A familiar story, but Ayoade makes us feel like we're watching it in a small, dark room, tripping on hardcore drugs.
A few years ago, Jesse Eisenberg was regarded by many (especially in the mainstream) as a less famous alternative to Michael Cera, the other squeaky-voiced, wimpy white kid taking over theaters nationwide. They’re both naturally likable and unassuming, and they embody awkward better than almost anyone else. Recently, however, Eisenberg has emerged as the more well-rounded, powerful performer of the two, exhibiting an ability to draw audiences in with his piercing, thoughtful gaze and pulling ahead of Cera in both popularity and cinephile cred. He’s proven he can elicit both laughs and gasps, and that versatility is put to the test in The Double, a stylish Dostoyevsky adaptation by Submarine director Richard Ayoade in which the young actor is tasked with portraying two radically different fellows who (as the film’s title indicates) look identical.
Simon, the film’s frail protagonist, is a hard-working office drone and total pushover. He’s utterly unremarkable in every way, to the point where his colleagues struggle to remember his name and the security guard at the entrance sternly insists he sign in as a visitor, despite the fact that he’s worked there for seven years. “Seven years…” he pitifully protests, almost inaudibly. No one cares. No one sees him. He’s trampled on by everyone and everything because his spine is made of Jell-O.
On the other side of the spectrum in every regard is James, a cocky new hire who the other workers (particularly of the opposite sex) worship almost immediately. Simon’s ignorant, dismissive boss Mr. Papadopoulos, played by Wallace Shawn doing his typical Wallace Shawn thing, is thrilled with James’ “work” (which he makes Simon do for him like an elementary school bully would), and insists that Simon is slacking and should be more like him. The role of James, like Eisenberg’s turn in The Social Network, allows him to tap into the enigmatic, articulate, dominating side of his persona that earned him the iconic role of Lex Luthor in Batman Vs Superman. He’s small in stature, yet positively menacing due to his formidable intellect and capacity to use it as a lethal weapon.
The world Ayoade and his crew have built around Simon and his nemesis resembles a steampunk version of Brazil, with flashes of George Orwell, Orson Welles, and David Lynch influence strewn throughout. The sets are darkly imaginative and slightly magical, and Ayoade invites us to drink up the luscious, shadowy imagery with him. He relishes photographing his bronze dystopia, with its typewriters, old-fashioned diners, telescopes, and endless dark corridors. The film is bathed in a sickly yellow light, which is unsightly at first but earns its welcome when you realize it provides a visual density and richness.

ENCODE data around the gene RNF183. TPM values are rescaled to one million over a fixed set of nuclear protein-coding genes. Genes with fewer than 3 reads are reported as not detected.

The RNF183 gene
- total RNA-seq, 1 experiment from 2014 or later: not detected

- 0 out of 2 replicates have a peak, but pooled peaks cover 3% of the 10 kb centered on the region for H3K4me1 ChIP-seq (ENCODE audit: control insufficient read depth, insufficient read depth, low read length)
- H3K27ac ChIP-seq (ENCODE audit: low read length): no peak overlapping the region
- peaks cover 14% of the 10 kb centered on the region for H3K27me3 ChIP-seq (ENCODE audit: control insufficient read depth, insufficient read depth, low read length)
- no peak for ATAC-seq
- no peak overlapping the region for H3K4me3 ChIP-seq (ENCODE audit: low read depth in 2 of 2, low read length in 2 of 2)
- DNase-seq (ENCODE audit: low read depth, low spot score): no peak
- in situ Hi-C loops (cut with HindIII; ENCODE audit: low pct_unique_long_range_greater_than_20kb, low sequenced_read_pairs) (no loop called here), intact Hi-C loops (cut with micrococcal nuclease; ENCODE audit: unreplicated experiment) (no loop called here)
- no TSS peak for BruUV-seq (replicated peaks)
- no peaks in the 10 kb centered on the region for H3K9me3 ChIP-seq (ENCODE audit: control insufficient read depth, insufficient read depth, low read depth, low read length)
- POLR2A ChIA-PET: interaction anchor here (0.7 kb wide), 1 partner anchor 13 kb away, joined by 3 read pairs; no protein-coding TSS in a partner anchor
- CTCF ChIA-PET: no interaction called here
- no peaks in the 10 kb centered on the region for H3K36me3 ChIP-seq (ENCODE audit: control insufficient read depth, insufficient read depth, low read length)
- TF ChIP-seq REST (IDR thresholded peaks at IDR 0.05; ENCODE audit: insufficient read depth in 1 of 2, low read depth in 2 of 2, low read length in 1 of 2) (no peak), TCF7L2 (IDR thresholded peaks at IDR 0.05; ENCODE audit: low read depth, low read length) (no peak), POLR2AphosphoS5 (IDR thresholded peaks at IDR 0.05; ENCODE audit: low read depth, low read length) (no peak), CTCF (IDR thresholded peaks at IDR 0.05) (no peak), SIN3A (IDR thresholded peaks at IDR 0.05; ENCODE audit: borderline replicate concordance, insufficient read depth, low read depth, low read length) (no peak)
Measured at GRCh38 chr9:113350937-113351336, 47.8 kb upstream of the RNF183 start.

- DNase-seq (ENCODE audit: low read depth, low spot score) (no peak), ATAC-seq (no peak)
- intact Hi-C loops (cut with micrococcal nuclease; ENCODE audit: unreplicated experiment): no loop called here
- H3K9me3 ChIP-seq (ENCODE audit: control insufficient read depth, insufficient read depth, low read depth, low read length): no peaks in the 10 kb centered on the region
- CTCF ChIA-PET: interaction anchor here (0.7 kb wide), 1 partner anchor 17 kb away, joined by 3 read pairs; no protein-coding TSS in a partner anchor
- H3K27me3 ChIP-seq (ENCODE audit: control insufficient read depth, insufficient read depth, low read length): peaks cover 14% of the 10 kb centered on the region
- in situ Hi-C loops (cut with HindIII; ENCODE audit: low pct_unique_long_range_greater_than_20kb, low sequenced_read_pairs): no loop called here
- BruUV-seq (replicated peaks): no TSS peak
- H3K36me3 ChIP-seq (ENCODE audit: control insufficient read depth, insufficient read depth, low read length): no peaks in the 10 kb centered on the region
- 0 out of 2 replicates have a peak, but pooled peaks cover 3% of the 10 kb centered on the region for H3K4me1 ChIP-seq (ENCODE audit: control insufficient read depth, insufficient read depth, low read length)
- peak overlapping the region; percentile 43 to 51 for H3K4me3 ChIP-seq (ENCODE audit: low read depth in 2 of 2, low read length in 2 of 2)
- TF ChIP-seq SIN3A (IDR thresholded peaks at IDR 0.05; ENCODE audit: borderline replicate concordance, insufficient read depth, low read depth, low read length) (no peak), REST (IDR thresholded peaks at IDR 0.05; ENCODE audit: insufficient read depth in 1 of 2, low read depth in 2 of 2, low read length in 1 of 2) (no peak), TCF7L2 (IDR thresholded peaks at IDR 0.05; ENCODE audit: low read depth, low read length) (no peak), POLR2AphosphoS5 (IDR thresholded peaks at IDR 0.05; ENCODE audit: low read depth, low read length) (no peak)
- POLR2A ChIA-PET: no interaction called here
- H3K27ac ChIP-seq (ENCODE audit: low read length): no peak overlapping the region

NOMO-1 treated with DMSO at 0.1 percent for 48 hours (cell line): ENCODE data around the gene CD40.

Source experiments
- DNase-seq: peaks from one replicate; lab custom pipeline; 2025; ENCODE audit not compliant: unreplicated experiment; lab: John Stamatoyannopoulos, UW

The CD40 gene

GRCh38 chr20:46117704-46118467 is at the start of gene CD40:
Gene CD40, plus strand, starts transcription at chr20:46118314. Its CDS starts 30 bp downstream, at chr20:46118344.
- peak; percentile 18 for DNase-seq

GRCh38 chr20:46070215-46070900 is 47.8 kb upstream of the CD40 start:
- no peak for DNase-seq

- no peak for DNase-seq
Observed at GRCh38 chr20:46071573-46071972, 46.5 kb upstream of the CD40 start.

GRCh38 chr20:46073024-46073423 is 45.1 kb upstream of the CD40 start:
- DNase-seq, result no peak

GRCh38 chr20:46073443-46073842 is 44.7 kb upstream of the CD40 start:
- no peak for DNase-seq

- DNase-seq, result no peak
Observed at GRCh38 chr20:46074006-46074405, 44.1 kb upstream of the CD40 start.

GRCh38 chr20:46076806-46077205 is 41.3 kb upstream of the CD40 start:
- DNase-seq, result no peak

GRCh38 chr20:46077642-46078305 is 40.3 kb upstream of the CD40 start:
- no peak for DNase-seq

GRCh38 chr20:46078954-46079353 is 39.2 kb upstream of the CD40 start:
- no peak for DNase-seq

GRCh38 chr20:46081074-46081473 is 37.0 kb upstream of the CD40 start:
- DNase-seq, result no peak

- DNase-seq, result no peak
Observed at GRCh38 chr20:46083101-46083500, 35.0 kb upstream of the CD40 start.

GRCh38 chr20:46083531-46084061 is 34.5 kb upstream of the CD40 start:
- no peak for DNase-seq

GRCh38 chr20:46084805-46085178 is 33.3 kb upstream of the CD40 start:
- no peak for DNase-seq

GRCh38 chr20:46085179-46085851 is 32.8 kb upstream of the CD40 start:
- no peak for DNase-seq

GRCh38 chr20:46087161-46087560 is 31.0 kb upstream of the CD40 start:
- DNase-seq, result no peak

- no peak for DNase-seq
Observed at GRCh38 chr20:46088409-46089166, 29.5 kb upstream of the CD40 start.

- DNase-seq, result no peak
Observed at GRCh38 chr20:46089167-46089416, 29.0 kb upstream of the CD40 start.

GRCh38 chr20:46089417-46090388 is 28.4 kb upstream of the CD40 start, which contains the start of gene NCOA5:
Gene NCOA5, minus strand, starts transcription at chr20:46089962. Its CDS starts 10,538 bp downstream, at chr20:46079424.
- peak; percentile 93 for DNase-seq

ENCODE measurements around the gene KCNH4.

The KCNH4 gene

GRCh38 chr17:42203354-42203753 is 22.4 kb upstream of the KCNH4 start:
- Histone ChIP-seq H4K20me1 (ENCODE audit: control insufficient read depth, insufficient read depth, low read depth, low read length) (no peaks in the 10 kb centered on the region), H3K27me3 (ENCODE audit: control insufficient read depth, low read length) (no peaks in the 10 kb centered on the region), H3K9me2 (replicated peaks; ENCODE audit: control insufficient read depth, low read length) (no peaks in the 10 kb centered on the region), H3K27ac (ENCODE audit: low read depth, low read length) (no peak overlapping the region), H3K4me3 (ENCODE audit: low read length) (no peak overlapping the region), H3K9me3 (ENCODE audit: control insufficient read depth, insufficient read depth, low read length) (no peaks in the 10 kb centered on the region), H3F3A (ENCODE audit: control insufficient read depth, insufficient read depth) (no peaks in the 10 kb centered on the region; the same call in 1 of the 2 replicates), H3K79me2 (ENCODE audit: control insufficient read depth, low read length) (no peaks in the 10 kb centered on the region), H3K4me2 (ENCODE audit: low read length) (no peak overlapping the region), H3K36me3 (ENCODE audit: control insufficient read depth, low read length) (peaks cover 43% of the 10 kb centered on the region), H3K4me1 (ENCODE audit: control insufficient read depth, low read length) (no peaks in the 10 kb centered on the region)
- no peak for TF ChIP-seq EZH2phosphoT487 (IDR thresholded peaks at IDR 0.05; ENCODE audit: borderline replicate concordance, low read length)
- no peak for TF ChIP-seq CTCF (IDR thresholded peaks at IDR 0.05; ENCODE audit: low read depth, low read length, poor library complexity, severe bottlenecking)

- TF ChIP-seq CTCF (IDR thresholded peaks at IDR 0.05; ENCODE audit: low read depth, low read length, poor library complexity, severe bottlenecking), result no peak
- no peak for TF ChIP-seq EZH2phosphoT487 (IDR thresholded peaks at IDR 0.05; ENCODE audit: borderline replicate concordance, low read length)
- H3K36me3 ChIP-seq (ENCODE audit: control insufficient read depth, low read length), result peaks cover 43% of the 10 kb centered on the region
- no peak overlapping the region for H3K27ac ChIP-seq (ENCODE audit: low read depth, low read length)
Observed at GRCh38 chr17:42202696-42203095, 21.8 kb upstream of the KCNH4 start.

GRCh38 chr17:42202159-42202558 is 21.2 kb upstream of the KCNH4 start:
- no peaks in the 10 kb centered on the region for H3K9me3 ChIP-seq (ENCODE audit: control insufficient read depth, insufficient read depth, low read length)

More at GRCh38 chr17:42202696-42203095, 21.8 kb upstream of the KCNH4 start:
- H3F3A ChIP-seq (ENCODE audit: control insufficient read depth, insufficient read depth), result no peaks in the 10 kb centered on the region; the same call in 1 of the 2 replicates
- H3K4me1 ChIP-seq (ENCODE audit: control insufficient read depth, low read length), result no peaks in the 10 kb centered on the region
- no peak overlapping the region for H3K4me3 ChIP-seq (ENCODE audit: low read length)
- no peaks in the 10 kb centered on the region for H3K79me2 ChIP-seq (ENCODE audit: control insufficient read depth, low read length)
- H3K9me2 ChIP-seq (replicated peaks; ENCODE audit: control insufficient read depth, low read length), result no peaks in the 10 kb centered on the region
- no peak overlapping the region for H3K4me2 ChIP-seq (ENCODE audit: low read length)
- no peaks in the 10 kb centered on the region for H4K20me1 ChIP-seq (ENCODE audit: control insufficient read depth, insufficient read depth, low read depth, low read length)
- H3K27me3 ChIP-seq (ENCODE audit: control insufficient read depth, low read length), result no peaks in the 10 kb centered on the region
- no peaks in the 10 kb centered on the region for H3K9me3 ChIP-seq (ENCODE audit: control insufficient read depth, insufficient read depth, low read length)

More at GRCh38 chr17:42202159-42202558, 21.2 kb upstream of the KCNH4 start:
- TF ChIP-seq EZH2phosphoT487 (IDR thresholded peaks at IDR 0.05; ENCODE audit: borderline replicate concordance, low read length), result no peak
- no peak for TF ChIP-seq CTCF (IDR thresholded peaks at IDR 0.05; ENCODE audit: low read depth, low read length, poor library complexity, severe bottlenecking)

As a corporate satire, the story is simple but expressionistic, never allowing us to plant our feet firmly in the realm of reality. This type of alter-ego tale is unquestionably familiar (though it hasn’t ever lost its potency in cinema), but Ayoade mixes in so many trippy substances that it gives the formula a fresh coat of sludgy black paint. A glaring issue is that Simon is so completely hopeless and sad that it’s hard to attach to him, or at least it’s uncomfortable to. There’s an emotional distance to the film that persists to the very end.
We get our first good look at Simon’s angel-blonde office crush Hannah (Mia Wasikowska) bathed in the heavenly blue light of a giant humming printer (very Lynchian). She, like everyone else, has no idea who Simon is, but she takes a quick liking to the confident, fun James, who exploits Simon’s inferiority complex to get closer to Hannah. “I know what it feels like to be lost and lonely and invisible,” he confesses to James, a sentiment the sneaky devil uses to steal Hannah’s heart. Everyone…hell, the entire universe seems to be conspiring to make Simon’s life miserable, and he feels worthless. How will he take his career, his dream girl…his identity back? “I exist!” he cries in desperation in a crowded room of staggered co-workers.
Simon and James play perfectly to Eisenberg’s strengths, and he proves again why he’s one of the most seasoned young stars in the industry. His scenes with himself are improbably the film’s most engaging, though that’s not to discount his excellent supporting cast. The film is very funny, though that probably won’t be everyone’s ultimate takeaway. The “everyone hates Simon” gags are hilarious, timed and edited perfectly for comedic effect. (An early bit in which Simon makes a feeble attempt to move past two men on his way out of a subway car is sublime). The refined humor will probably get lost in all the drippy atmosphere and heightened style, but whether that’s an issue or not depends upon your expectations.